If there is a moment to drop politics and have a human moment then I’m going to spend the rest of the editorial struggling with what we printed last month.
Thirty some odd days ago, our nation and our state was different. In that time Colorado saw for the first time that even those sitting in the high seats of Colorado State Government can be targets for harassment and assault.
The State learned that sitting State Representatives were harassed, groped or pursued in ways that were unacceptable.
It started with Rep. Daneya Esgar who told us that she was groped by a man she “regularly worked with.” Then Rep. Faith Winter told a Denver Radio station she was harassed by Rep. Steve Lebsock.
Then other aides, interns and lobbyists came forward to oust Lebsock, and other legislators, both Democrat and Republican, of alleged inappropriate behavior and harassment.
Before Thanksgiving, Rep. Lontine said she was also groped by a legislator but didn’t disclose a name.
This all may be the beginning of more accusations coming to light but the current tally of those with allegations leveled against them beyond Lebsock are Rep. Paul Rosenthal, Senators Jack Tate and Randy Baumgardner, one unknown legislator and the individual who touched Esgar.
Speaker of the House Crisanta Duran and Senate Majority Leader Kevin Grantham have pledged, twice now, to introduce reforms to allow victims and the alleged perpetrators of harassment to have due process but also to enact stricter punishments.
Incredulously, the old process allowed the leadership in both houses to be investigator, jury and judge. And there’s no real way for a legislator accused of this indiscretion to be removed.
This whole thing, beyond the harassment, is frustrating and disgusting to watch as it plays out.
The frustrating part is seeing elected officials stay quiet on harassment. I fully understand that as a female legislator, staffer or intern, if your accusation isn’t a guaranteed political career ending kill shot, the blowback can burn you more than the harasser. If Colorado didn’t know that before this scandal, it should now.
We are seeing that play out in the accusations made and the responses at the State Capitol.
Lebsock defended his actions, saying it wasn’t true and that he wasn’t going to resign. This was after calls from the Governor and other Democratic legislators. On the other side of the aisle, two Republican State Senators accused of wrongful behavior, Baumgardner and Tate, have largely stayed silent on their accusations and the State Senate GOP has pressed that it’s important for due process to take place.
For all the campaign promises and self-promotional talk of “district first” this whole process just reeks of district last.
Let’s just concede staffers, interns and lobbyists don’t have the luxury or power to come out more forcefully. There’s a power dynamic here and it disadvantages anyone not elected.
And let’s just concede that Esgar, Lontine and Winter are also right that merely coming forward and blasting out names may make things worse for them because of the current culture facing women and victims.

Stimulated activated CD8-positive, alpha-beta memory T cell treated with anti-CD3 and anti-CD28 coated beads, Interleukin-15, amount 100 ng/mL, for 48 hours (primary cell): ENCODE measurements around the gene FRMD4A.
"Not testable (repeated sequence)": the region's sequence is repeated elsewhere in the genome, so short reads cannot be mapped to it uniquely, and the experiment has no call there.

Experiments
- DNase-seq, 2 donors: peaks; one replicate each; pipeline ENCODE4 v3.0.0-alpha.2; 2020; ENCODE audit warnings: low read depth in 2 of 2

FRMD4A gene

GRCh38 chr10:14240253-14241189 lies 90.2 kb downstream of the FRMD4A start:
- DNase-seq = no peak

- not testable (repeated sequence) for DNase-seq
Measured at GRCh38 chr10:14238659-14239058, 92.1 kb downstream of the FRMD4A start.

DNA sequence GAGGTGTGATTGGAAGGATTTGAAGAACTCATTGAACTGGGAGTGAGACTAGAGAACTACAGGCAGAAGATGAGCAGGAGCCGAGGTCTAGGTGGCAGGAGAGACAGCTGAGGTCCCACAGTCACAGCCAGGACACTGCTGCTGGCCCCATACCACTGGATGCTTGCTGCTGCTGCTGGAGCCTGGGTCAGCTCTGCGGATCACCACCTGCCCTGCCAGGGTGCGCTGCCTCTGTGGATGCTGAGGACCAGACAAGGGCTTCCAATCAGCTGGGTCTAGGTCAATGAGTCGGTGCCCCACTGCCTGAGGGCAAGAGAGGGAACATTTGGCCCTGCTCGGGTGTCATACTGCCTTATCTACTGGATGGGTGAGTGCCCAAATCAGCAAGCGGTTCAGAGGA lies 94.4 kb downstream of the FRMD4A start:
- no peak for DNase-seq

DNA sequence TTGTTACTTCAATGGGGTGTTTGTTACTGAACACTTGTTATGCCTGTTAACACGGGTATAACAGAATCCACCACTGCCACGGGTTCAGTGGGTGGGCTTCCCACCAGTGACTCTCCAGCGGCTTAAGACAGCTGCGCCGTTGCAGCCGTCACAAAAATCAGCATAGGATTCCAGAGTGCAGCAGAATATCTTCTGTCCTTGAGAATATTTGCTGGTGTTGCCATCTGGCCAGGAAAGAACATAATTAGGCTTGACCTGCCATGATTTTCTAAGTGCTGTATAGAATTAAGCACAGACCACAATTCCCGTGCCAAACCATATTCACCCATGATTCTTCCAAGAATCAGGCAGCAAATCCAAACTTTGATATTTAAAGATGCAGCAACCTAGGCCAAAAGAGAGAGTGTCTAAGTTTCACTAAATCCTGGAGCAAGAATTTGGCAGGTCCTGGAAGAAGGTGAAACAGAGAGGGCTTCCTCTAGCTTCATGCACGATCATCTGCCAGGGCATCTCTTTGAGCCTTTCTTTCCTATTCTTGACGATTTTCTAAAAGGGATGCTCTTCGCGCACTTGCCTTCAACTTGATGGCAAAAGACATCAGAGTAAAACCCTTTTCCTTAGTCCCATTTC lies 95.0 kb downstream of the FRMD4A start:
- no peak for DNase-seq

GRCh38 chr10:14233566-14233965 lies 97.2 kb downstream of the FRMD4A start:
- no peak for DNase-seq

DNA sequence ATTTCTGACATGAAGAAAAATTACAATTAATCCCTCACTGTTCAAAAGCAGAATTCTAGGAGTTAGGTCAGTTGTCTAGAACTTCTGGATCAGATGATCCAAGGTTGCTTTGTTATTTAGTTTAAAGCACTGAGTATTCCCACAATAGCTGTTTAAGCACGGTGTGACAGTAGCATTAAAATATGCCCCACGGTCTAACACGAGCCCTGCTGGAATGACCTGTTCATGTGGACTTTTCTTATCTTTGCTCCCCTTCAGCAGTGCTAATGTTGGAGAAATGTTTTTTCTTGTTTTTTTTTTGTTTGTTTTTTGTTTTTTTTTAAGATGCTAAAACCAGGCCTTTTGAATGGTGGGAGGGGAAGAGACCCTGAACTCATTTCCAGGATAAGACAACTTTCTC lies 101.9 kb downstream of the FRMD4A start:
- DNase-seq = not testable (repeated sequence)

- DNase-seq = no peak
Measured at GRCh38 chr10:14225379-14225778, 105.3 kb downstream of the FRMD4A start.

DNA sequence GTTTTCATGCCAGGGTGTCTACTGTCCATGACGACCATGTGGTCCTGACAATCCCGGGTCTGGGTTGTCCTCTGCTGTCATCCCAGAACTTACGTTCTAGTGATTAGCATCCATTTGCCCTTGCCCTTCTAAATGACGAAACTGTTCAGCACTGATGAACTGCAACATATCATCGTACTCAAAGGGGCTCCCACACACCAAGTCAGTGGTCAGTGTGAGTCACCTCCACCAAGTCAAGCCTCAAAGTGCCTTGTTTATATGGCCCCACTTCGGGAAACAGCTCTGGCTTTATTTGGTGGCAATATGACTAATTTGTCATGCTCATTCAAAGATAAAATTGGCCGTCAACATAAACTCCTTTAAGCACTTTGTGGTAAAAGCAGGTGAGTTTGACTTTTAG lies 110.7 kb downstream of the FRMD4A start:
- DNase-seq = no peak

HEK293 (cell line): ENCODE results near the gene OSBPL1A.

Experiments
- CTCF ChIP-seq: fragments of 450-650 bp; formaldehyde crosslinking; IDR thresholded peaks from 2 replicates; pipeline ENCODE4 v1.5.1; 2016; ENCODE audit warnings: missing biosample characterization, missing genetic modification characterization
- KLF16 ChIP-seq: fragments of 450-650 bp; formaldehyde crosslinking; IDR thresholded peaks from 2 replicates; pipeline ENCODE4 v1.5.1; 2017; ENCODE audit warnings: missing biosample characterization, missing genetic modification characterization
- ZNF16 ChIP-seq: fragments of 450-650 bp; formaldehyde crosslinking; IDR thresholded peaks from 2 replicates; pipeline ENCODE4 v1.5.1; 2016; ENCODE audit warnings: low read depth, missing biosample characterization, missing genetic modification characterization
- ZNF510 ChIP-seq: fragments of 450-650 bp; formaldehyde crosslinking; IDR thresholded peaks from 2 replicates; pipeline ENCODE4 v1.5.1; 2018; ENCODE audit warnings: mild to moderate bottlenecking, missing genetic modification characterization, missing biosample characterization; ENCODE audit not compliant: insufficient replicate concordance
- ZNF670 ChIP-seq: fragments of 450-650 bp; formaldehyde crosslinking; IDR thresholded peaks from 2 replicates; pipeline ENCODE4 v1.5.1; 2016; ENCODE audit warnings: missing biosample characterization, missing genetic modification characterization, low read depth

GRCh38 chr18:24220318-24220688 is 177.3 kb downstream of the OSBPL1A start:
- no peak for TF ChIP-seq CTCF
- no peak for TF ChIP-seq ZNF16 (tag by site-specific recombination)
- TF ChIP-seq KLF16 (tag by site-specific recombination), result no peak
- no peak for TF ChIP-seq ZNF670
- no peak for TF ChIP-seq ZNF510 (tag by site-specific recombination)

So that leaves the rest of the legislators on the hook for standing up for the victims, against the harassers and saying we will not tolerate in Colorado for constituents.
I can’t even believe I have to try to sell the fact that constituencies should know if their elected State Representative or Senator is a harasser.
We all can agree we don’t want to unfairly level accusations against innocent men or women without due process. But let’s be real about what was happening. Harassment at the state capital wasn’t a secret. Democratic leaders knew of the Winter-Lebsock incident. Staffers and lobbyists knew certain members of the legislature, Democrat and Republican, were not safe to be around. People knew and it wasn’t until the media asked questions did they move on this.
And I say all this because I go back to what started all this — Daneya Esgar’s admission that a colleague inappropriately placed his hand on the inside of her thigh at a public event. Why her incident is so egregious isn’t just because of the act, but rather because of who she is, where she was and the moment, while brief, illustrated harassment so clearly.
Let’s call this for what it was. This was about power through sexual aggression. It should bother you, it should bother the legislative leadership (it didn’t as they appeared lukewarm to her statement), it should enrage the constituents of House District 46 knowing someone violated their elected representative (full disclosure Esgar is my Representative) and it should rally fellow legislators to say, “No more.”
Sadly, just like in D.C., we are watching political expediency rule over moral authority. Remember there are six legislators, some named and some not, accused of harassment. No one has resigned with just over a month to go before the new session.
What’s needed now is for victims saying no more silence, and their colleagues, who profess to be proponents of the victims, to not tolerate one more incident of harassment towards Colorado Legislators and those who work at the capital. What’s more important now is not to enable perpetrators even if it costs your party the seats.
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